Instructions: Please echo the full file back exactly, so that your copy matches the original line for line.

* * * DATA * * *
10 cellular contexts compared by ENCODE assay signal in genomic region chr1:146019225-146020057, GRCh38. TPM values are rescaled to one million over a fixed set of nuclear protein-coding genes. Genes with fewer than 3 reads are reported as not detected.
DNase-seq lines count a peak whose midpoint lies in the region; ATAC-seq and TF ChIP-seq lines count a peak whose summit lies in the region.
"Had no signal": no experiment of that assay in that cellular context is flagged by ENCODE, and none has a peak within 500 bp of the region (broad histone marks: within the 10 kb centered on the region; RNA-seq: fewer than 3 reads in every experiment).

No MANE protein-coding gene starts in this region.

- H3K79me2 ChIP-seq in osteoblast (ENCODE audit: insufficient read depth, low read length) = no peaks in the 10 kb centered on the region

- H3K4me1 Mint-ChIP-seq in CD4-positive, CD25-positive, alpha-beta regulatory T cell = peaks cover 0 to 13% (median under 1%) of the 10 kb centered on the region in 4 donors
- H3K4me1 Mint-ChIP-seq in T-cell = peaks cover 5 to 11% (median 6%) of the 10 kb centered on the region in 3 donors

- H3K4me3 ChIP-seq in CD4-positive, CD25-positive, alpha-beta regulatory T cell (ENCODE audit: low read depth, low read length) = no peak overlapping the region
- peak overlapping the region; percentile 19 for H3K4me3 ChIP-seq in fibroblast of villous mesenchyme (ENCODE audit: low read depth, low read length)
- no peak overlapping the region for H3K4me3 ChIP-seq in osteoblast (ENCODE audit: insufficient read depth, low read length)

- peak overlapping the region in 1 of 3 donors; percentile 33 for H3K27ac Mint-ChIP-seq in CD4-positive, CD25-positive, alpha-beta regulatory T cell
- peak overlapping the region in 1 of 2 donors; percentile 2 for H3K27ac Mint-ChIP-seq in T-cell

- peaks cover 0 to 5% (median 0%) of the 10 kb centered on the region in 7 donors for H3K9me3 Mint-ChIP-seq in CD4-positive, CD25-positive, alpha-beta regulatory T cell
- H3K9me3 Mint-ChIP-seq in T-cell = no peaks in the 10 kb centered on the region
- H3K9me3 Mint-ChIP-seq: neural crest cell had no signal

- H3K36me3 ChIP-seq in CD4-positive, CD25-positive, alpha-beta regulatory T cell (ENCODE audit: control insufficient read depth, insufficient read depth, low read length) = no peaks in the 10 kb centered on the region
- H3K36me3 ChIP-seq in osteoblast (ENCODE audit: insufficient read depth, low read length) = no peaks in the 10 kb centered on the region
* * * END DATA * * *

10 cellular contexts compared by ENCODE assay signal in genomic region chr1:146019225-146020057, GRCh38. TPM values are rescaled to one million over a fixed set of nuclear protein-coding genes. Genes with fewer than 3 reads are reported as not detected.
DNase-seq lines count a peak whose midpoint lies in the region; ATAC-seq and TF ChIP-seq lines count a peak whose summit lies in the region.
"Had no signal": no experiment of that assay in that cellular context is flagged by ENCODE, and none has a peak within 500 bp of the region (broad histone marks: within the 10 kb centered on the region; RNA-seq: fewer than 3 reads in every experiment).

No MANE protein-coding gene starts in this region.

- H3K79me2 ChIP-seq in osteoblast (ENCODE audit: insufficient read depth, low read length) = no peaks in the 10 kb centered on the region

- H3K4me1 Mint-ChIP-seq in CD4-positive, CD25-positive, alpha-beta regulatory T cell = peaks cover 0 to 13% (median under 1%) of the 10 kb centered on the region in 4 donors
- H3K4me1 Mint-ChIP-seq in T-cell = peaks cover 5 to 11% (median 6%) of the 10 kb centered on the region in 3 donors

- H3K4me3 ChIP-seq in CD4-positive, CD25-positive, alpha-beta regulatory T cell (ENCODE audit: low read depth, low read length) = no peak overlapping the region
- peak overlapping the region; percentile 19 for H3K4me3 ChIP-seq in fibroblast of villous mesenchyme (ENCODE audit: low read depth, low read length)
- no peak overlapping the region for H3K4me3 ChIP-seq in osteoblast (ENCODE audit: insufficient read depth, low read length)

- peak overlapping the region in 1 of 3 donors; percentile 33 for H3K27ac Mint-ChIP-seq in CD4-positive, CD25-positive, alpha-beta regulatory T cell
- peak overlapping the region in 1 of 2 donors; percentile 2 for H3K27ac Mint-ChIP-seq in T-cell

- peaks cover 0 to 5% (median 0%) of the 10 kb centered on the region in 7 donors for H3K9me3 Mint-ChIP-seq in CD4-positive, CD25-positive, alpha-beta regulatory T cell
- H3K9me3 Mint-ChIP-seq in T-cell = no peaks in the 10 kb centered on the region
- H3K9me3 Mint-ChIP-seq: neural crest cell had no signal

- H3K36me3 ChIP-seq in CD4-positive, CD25-positive, alpha-beta regulatory T cell (ENCODE audit: control insufficient read depth, insufficient read depth, low read length) = no peaks in the 10 kb centered on the region
- H3K36me3 ChIP-seq in osteoblast (ENCODE audit: insufficient read depth, low read length) = no peaks in the 10 kb centered on the region